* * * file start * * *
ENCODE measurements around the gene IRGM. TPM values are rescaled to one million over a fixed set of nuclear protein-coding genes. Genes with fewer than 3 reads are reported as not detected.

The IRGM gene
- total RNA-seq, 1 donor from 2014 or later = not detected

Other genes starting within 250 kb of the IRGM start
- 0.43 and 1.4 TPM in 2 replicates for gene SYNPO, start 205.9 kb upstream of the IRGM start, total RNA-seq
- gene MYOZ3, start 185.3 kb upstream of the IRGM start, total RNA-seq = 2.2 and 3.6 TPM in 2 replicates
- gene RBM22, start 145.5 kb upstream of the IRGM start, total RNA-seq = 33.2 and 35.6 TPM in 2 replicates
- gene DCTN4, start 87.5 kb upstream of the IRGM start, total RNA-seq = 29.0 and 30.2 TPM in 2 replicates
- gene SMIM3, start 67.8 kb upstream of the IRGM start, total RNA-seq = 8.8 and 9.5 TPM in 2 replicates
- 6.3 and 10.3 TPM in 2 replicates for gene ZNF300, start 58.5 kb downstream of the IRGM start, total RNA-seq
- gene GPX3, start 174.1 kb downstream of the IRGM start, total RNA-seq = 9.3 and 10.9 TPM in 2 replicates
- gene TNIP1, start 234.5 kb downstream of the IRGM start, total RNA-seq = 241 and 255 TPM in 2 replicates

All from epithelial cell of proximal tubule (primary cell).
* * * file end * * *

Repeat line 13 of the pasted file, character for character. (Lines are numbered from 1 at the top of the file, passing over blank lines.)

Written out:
All from epithelial cell of proximal tubule (primary cell).